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Must See Documentary: ‘Who Owns Yoga?’ – Watch the Full Version Online Right Now

in Business of Yoga, Featured, YD News

We advise you to grab a seat, grab a screen and watch this right now. “Who Owns Yoga?” is a documentary from Al Jazeera English Reporter Bhanu Bhatnagar and, though not super in-depth, in its short 50 minutes it covers so much ground about the issues and challenges of modern yoga’s growing pains  – commercialization, corporatization, clashes with religion, ties with politics, evolution of hybrid styles, etc. – that it’s probably the most interesting, wide-ranging and cohesive reflection of today’s yoga we’ve seen put together for a news network or otherwise. The doc didn’t air in the US but some kind soul posted it to YouTube. You might want to watch it now before it’s taken down.

We have to give props to Bhatnagar for skipping across the globe to interview multiple yoga figures, some known, some not so well-known, to give a snapshot of what yoga looks like today, and perhaps a glimpse into where it is going. To give you an idea of the scope and subject matter in the film, here’s a list of (most of) the interviewees:

  • Kajza Ekberg, Boxing Yoga Co-Founder
  • Juliet Murrell, Voga Founder
  • Stewart Gilchrist, Ashtanga yoga teacher in London
  • Tara Stiles, “rebel yogi” and brand spokesperson
  • Sheetal Shah, Senior Director of the Hindu American Foundation
  • Leslie Marshall, Instructor of Praise Moves, a Christian non-yoga yoga
  • Mary Eady, parent of child in the Encinitas School District who was against yoga in schools
  • Dean Broyles, lawyer who represented parents against the Encinitas school district
  • Diamond Dallas Page, founder DDP Yoga
  • Mark Drost, Evolation Yoga (sued by Bikram)
  • Derrick Mills, Yogaglo founder and CEO
  • Todd Wolfenberg, Yoga International Executive Director
  • Sri Dharma Mittra founder of
  • Sharon Gannon and David Life, founders of Jivamukti Yoga and unashamed tree huggers
  • Swami Ramdev, the very political Founder of Patanjali Yogpeeth
  • Sadhguru Jaggi Vasudev, Founder of Isha Foundation in India


Bhatnagar is a yoga practitioner and teacher himself and he explains in the documentary why yoga is important to him and how he came to want to find the answers to his questions, the questions many of us have also likely asked at some point as participants in today’s yoga culture.

Until I was in my 20s I had no interest in yoga. I came to it as a form of exercise. But as I got better at the physical postures known as asanas, I wanted to deepen my practice by learning more about yoga philosophy and learning how to meditate. I took a teacher training course in Thailand and it was there that something occurred to me as I looked around the room at the other students. I was the only Indian. My instructor knew more about yoga and its Indian heritage than I did. I do consider myself a mix of East and West, born in Sweden and having lived in India as a teenager, but my yoga teacher training made me think about yoga in the modern world. How is it changing? Does it belong to India? Does it belong to anyone? And does it even matter?

Throughout the documentary there are no super clear answers, even though several people proffer that “no one owns yoga.” Viewing yoga as a sport, the wild variations and mutations its taken on (see boxing yoga, voga, and rocket yoga…called as such because “it gets you there faster”), the religious connections/separations, the massive amount of yoga-related products, ie. “spiritual materialism,” intellectual property battles, yoga and politics in India, etc. the answer gets even more blurred and obscured. And, yet, the conclusion Bhatnagar reaches is that each of our own yoga experiences is unique to us and different from anyone else’s, and that some people will stay on the surface and ride the wave as “passive consumers” while some will inevitably dig deeper. That’s kind of how it is, and maybe the beauty of it.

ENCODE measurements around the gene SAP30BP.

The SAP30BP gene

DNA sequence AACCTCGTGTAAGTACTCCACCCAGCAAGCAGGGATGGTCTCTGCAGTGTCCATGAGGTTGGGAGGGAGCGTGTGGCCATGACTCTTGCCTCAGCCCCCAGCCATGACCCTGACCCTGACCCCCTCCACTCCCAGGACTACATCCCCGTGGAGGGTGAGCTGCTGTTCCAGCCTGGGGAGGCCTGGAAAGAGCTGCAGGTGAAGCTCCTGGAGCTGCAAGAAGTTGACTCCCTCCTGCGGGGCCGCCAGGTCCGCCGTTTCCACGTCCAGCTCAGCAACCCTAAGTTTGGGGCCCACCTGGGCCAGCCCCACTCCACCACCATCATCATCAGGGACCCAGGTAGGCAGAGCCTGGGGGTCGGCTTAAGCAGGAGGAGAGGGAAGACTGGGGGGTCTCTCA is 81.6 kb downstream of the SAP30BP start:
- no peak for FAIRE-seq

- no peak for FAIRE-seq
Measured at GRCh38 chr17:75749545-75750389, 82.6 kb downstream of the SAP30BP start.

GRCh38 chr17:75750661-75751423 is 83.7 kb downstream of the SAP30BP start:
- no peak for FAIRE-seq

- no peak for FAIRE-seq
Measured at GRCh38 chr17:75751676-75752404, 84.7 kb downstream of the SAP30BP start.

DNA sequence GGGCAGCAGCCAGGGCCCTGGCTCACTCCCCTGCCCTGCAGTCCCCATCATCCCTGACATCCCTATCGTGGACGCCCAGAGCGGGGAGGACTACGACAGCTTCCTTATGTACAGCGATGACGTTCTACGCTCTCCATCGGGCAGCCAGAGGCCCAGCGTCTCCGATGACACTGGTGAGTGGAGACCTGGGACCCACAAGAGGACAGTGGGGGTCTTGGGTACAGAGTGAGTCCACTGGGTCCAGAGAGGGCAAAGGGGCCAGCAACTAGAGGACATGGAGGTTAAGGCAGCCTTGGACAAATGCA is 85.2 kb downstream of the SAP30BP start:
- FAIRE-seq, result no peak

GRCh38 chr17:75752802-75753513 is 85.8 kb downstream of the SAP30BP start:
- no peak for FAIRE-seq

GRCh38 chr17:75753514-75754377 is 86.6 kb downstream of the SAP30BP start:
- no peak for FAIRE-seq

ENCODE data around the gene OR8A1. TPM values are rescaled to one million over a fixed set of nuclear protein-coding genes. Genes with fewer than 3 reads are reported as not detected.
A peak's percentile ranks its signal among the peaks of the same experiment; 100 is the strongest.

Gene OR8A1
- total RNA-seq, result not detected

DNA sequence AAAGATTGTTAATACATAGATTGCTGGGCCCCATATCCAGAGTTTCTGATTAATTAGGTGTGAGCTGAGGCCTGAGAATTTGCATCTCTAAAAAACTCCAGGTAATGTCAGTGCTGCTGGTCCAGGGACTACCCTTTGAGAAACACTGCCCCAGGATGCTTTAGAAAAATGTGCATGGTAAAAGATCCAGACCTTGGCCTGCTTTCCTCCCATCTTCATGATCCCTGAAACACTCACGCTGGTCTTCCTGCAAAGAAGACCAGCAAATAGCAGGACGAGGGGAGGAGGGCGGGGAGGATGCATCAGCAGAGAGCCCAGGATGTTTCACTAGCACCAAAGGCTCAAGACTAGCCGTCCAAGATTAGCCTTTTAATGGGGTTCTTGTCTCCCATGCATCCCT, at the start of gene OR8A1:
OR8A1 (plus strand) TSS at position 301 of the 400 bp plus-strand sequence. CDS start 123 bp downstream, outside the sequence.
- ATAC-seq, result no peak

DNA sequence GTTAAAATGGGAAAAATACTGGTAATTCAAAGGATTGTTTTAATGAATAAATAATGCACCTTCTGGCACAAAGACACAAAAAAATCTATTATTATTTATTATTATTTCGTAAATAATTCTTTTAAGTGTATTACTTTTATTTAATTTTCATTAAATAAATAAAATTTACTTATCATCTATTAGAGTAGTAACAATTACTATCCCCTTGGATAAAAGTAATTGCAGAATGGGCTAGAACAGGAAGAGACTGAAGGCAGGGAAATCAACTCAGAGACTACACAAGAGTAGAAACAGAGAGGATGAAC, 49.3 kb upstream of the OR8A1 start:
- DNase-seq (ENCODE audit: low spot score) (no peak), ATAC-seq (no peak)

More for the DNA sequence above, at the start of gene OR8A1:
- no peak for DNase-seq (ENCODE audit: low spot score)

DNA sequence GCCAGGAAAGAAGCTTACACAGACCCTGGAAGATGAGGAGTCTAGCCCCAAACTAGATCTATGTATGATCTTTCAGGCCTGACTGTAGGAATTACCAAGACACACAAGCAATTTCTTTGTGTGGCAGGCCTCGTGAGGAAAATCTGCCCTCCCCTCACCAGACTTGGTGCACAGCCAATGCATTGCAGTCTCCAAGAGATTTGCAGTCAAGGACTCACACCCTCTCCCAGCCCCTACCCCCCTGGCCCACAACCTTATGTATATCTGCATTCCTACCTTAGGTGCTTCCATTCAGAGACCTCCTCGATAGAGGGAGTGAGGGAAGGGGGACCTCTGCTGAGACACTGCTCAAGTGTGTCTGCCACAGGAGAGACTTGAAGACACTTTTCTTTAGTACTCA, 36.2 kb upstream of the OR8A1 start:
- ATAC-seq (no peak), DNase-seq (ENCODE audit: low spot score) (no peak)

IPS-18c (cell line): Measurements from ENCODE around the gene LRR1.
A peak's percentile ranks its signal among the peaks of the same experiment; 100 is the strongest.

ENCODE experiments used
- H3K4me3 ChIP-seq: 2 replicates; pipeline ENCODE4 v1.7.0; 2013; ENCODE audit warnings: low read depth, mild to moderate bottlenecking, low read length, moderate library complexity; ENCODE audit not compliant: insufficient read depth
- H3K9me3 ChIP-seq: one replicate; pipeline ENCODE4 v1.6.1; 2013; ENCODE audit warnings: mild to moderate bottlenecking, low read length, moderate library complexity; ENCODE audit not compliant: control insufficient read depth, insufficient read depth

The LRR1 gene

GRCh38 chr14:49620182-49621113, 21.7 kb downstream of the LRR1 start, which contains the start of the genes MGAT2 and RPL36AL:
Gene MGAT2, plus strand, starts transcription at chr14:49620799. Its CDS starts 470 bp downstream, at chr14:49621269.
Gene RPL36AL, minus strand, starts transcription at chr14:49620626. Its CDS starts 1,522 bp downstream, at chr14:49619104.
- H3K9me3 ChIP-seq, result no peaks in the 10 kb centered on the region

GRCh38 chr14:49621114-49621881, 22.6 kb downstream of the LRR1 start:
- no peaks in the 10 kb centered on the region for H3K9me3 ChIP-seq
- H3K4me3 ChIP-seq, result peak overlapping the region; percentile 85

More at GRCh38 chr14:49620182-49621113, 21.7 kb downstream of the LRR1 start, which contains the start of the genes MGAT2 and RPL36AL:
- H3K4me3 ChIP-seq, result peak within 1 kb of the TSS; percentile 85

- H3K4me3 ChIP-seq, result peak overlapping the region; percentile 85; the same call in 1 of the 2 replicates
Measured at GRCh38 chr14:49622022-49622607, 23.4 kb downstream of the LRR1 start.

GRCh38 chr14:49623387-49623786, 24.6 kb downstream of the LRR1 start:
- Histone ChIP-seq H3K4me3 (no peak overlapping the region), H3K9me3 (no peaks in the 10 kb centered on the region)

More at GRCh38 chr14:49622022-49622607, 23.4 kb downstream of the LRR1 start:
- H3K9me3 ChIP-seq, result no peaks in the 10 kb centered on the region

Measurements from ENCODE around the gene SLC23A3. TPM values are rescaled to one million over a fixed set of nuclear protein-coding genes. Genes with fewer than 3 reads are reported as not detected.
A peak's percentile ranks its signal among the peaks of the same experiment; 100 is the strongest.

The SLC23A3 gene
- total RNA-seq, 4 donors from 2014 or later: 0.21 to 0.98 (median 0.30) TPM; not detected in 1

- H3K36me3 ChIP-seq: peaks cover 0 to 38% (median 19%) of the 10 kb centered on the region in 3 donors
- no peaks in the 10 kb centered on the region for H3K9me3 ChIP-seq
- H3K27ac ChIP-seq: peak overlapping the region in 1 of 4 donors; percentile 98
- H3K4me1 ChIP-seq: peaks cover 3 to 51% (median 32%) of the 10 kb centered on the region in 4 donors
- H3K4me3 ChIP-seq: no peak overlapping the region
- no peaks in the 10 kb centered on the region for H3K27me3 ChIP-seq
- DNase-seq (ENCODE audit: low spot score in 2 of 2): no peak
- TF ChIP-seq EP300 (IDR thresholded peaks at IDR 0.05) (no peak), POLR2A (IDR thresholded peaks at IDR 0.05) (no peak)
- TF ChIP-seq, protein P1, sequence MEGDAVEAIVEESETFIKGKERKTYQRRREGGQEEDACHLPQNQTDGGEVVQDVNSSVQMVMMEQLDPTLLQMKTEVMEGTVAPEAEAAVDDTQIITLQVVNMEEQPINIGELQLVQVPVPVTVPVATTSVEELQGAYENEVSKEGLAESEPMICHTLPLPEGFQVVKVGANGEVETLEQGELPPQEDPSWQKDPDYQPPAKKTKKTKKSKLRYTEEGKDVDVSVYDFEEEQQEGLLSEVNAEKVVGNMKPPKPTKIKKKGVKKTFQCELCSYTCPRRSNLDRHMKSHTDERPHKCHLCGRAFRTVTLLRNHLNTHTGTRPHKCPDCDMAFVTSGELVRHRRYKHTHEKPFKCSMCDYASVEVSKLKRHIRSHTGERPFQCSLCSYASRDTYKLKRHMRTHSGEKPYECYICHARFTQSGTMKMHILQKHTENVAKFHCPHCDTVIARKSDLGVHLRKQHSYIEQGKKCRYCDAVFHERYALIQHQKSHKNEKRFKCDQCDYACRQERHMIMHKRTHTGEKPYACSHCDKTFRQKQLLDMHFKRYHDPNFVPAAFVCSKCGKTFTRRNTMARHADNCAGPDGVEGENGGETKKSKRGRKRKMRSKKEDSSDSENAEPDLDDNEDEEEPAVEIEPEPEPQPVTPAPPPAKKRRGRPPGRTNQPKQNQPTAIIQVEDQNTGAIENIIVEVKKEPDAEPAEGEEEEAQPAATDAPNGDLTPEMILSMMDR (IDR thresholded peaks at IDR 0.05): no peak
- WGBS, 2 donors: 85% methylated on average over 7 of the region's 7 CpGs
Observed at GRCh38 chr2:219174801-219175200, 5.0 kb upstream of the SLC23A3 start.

No matter where you fall on the spectrum, we imagine you’ll find gather something interesting by watching the documentary which we totally think is worth your time.

Please enjoy some of the highlights in quotes:

“Yoga is life. Yoga is all off the mat.” – Stewart Gilchrist

Yoga teacher “is the 21st century version of the DJ.” – Marcus Veda, London yoga teacher, former DJ

“It’s very traditional vinyasa yoga and then we started to kind of get dancy with it and at the peak of it we backbend so you’re feeling really open and energized. Bring on the loud music and then everyone goes crazy.”  – Emma Henry, London yoga teacher leading yoga raves

“Why be zen when you can be fabulous?” – Tara Stiles-delivered tagline from the W Hotel promotional campaign

“I’ve been referred to as a revenue stream. My USP, my unique selling point was I’m a 50 year old man with dreadlocks and a beard. Studios find that interesting and want to put me on their roster.” – Stewart Gilchrist

“I took the name yoga out of the company name a few years ago and nobody noticed.” Tara Stiles

“I mean, who are we really answering to?” – Tara Stiles

“People have forgotten yoga means much more than exercise.” – Sheetal Shah, Senior Director, Hindu American Foundation

“We’re certainly aware that it looks like yoga. But we believe that yoga is a spiritual practice, and we’re not doing that.” – Leslie Marshall, Instructor of Praise Moves

“Social science research has proven that just doing the poses and just doing yoga breathing is enough to cause spiritual transformation.” – Dean Broyles, lawyer representing parents against yoga in an Encinitas school district and accidental yogi